According to Keypoint Intelligence’s Future of the Office Survey (June 2020), 30% of office workers reported a desire to adopt a hybrid work schedule (where they split their time between the home and the office) once the pandemic had passed. Another 30% wanted to work from home full-time. In addition, our IT Decision Maker Survey (November 2020) indicated that most IT respondents from medium-sized or large companies expected to see at least a semi-permanent increase in the share of knowledge workers who worked from home.
Share of Knowledge Workers Working from Home
Base: Total IT Decision-Maker Respondents
Source: IT Decision-Maker Survey, Keypoint Intelligence 2020
Of course, this survey was conducted in late 2020, and hopes for herd immunity are surely much higher now than they were even six months ago. Remote work—at least on a part-time basis—certainly has its benefits, but there are disadvantages as well. These include fewer networking opportunities for employees, difficulties associated with monitoring/supervising/evaluating work, the potential for lower productivity among some employees, and feelings of isolation. As Levy points out in his article, factors like vulnerability and trust become basic parts of human interaction when people are face-to-face. Periodic Zoom meetings might alleviate a few issues, but video calls and e-mails simply don’t foster the same level of connection as face-to-face encounters. According to Levy, “A weekly Zoom happy hour where the extroverts talk over everyone won’t cut it. Camaraderie tends to come out more naturally when people are in the same physical space.”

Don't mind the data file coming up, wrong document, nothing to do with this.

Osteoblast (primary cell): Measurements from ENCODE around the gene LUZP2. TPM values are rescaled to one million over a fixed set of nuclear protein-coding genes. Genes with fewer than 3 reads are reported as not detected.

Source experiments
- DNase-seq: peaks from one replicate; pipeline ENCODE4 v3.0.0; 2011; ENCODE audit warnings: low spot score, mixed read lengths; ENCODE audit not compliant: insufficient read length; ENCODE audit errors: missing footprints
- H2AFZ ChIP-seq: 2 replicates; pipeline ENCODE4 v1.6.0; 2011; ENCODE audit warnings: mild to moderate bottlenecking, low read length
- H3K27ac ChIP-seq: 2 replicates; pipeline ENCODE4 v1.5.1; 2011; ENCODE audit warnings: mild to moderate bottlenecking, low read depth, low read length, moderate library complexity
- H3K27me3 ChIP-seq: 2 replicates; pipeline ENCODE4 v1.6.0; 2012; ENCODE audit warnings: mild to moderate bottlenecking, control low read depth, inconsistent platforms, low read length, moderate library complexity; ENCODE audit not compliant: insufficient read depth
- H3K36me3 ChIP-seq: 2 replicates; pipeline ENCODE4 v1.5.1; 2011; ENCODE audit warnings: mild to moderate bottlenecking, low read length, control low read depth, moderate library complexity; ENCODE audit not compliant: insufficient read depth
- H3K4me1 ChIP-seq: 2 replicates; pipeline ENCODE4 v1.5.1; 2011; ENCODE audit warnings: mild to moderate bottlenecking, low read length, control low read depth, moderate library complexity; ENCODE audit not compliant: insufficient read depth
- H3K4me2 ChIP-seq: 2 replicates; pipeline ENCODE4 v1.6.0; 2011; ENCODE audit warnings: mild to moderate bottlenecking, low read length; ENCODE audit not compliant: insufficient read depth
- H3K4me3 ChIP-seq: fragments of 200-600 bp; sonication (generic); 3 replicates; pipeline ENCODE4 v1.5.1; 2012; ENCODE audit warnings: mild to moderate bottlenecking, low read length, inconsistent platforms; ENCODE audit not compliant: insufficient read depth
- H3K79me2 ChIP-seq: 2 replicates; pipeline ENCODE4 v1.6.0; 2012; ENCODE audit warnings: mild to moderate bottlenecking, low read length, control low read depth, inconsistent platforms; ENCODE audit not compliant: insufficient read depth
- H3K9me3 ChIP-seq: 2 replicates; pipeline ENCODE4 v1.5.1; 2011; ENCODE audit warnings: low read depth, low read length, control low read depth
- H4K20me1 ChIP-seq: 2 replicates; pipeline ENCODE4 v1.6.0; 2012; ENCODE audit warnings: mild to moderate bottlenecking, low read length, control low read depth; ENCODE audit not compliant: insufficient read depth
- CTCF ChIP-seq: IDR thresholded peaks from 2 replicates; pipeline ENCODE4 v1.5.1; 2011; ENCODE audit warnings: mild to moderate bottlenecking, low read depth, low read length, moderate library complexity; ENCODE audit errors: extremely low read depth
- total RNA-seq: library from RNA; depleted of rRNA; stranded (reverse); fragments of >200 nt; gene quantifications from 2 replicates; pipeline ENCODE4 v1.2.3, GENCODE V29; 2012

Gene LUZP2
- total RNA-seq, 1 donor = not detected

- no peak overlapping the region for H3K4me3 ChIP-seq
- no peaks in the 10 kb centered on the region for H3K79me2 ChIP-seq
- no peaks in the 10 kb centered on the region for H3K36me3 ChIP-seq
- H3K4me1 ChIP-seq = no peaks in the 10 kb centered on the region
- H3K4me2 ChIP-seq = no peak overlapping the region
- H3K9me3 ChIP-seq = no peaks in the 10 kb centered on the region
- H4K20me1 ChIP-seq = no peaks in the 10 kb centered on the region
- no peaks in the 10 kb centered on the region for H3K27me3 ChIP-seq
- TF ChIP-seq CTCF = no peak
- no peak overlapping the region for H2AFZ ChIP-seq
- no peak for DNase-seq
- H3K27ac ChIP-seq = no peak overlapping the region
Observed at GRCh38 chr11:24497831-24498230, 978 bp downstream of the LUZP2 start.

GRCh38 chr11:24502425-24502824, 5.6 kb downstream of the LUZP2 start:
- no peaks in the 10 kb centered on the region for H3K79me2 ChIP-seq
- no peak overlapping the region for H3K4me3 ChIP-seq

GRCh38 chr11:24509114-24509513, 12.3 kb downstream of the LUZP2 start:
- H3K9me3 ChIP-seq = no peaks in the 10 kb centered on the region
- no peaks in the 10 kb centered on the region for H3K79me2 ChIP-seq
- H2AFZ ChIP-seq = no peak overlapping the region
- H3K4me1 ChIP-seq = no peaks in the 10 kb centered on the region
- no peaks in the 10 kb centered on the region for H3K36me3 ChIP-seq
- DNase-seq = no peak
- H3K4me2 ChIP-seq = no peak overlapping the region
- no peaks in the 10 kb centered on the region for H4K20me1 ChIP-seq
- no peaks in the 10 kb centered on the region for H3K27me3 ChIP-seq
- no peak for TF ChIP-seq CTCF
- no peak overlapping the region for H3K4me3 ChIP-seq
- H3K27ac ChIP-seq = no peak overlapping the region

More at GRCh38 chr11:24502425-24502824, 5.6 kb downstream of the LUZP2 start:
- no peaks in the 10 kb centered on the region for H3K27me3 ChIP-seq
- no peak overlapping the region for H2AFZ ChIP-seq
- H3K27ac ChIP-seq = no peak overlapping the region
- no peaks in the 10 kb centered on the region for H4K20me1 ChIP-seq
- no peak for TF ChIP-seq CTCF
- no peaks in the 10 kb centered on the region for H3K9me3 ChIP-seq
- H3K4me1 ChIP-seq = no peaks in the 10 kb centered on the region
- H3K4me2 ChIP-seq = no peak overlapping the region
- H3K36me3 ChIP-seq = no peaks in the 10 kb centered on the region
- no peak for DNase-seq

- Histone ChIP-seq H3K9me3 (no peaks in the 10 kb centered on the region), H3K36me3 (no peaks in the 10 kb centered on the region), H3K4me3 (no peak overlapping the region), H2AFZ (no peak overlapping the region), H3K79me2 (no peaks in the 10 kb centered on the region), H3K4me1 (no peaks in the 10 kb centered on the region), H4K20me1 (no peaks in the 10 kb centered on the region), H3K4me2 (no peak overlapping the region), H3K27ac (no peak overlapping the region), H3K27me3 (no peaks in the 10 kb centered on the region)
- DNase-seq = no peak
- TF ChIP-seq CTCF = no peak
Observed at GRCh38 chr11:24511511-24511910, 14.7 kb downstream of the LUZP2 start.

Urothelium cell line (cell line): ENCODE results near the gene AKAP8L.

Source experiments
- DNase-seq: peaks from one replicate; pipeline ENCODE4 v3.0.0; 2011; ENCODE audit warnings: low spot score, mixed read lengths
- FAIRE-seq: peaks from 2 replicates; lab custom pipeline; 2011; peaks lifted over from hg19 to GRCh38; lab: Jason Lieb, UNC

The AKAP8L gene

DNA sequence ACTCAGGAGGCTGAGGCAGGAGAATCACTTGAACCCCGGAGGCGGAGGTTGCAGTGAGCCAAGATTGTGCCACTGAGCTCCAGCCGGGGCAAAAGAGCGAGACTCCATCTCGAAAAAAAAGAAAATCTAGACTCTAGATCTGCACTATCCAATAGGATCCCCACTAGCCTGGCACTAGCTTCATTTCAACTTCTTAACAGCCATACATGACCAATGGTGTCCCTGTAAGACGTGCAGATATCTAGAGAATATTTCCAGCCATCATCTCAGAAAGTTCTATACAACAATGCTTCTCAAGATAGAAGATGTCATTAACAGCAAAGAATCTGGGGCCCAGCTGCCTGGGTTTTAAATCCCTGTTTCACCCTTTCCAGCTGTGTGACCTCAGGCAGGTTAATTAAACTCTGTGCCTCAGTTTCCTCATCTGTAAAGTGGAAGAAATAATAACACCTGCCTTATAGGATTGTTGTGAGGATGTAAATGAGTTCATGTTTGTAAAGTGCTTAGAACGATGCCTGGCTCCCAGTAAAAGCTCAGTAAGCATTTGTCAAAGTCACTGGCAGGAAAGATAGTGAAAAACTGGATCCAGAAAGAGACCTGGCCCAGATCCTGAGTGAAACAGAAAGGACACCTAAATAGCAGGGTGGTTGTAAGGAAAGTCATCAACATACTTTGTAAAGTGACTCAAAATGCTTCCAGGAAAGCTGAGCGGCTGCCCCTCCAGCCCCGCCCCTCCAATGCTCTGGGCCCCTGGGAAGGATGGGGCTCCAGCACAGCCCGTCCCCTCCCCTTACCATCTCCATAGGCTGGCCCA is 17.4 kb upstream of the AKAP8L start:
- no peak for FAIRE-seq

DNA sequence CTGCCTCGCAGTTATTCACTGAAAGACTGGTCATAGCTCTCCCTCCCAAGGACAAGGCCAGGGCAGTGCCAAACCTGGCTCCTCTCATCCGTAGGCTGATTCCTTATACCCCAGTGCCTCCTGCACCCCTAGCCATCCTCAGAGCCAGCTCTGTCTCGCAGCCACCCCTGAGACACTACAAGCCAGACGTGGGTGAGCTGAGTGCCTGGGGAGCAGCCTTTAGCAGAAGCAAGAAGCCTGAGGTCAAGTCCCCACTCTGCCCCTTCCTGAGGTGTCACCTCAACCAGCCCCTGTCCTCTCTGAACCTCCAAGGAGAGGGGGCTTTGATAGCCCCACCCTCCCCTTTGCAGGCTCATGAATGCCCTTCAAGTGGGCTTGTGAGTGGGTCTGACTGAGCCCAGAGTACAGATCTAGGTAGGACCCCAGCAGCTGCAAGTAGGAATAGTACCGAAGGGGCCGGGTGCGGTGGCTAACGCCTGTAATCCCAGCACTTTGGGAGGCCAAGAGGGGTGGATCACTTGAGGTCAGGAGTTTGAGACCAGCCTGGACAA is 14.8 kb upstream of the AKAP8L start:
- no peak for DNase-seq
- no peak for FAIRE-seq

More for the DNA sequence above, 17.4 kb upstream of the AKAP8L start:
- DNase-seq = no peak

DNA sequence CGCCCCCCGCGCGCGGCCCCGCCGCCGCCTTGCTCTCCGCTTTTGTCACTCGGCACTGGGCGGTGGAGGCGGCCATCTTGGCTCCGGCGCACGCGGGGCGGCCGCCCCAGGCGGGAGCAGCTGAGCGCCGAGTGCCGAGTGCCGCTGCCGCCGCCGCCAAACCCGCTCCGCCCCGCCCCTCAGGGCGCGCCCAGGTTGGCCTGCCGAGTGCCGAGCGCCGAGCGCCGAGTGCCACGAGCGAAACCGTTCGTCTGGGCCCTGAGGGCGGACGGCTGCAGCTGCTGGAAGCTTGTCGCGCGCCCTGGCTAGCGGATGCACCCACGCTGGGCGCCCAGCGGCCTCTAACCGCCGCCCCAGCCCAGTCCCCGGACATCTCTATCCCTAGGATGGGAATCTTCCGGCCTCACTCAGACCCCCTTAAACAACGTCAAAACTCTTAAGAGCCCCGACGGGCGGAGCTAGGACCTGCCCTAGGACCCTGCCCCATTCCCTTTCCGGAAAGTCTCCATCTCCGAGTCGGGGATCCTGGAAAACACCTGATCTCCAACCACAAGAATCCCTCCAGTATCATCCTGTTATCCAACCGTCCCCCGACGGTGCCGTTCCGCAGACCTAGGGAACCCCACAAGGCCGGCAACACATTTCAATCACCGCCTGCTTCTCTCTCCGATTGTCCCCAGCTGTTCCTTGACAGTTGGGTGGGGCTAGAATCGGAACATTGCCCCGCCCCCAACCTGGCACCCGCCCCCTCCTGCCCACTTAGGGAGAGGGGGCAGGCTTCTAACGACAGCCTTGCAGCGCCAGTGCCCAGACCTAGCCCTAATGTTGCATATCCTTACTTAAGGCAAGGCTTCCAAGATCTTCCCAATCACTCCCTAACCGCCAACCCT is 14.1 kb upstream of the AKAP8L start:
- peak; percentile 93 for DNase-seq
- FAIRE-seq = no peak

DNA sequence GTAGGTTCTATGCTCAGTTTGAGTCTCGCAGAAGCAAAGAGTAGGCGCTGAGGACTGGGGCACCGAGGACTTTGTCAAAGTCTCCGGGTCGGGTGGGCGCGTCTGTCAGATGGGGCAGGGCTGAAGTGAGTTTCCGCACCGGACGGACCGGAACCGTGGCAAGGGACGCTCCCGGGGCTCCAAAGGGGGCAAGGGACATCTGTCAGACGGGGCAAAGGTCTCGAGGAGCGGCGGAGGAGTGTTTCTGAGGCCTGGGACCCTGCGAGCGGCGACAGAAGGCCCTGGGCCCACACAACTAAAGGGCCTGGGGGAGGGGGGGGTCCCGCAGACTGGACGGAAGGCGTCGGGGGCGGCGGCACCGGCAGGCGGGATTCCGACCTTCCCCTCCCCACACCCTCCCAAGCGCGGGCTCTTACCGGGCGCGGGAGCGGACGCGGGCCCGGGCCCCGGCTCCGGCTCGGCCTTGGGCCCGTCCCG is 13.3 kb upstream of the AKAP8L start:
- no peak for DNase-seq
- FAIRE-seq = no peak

The Bottom Line
Our workspaces have clearly changed due to the pandemic. Some have already returned to the office full-time, and some essential workers never left their offices in the first place. Others have embraced a fully remote work situation, and still others express a desire for a hybrid situation where they have more control over where their work gets done. Different employees can have vastly different ideas about the ideal work situation, and matters are further complicated by the fact that some of these employees will likely work for the same company!
There’s clearly no right answer, and only time will tell what the future of the workplace will look like. Managing a group of employees isn’t getting any simpler, particularly when some are eager to return to the office (at least part time) and others never want to set foot in an office again. Much like your customers, employees will have their own unique perspectives and opinions. As we move forward, business owners will need to balance their employees’ (often differing) preferences with what makes the most sense for profitable business growth.
Mark DiMattei is the Manager of Keypoint Intelligence’s Publishing, Editing, and News department. In this capacity, he oversees the formatting, editing, and publication cycles for many different types of deliverables. He also assists in the production of blogs, analyses, research reports, and multi-client studies.
By Gina Danner on Jul 01, 2021
I believe the concept of remote work will accelerate the gap between the haves and have nots. Running a manufacturing company that has both "office" and "plant" personnel presents huge challenges. Attracting workers who want flexibility, yet needing to maintain an efficient production operation is a challenge I never planned on.
As I look at the staff we traditionally thought of the prepress department being production, yet they are asking for remote work, yet when prepress is more connected to the plant, we run more efficiently. Now add in customer service personnel and data processing and the challenge to maintain efficiencies, recruit staff, and provide a flexible working environment is difficult.
The concept of "fairness" (and yes I know life isn't fair) is thrown up on a regular basis. The small microcosm of a plant like mine can be extrapolated out to a broader sense of society. We need manufacturing and skilled workers. It is critical to our society and our industry. YES, we need to create an engaging workplace and YES, we need to provide benefits. This layer of request/benefit/opportunity just adds another twist to the effort.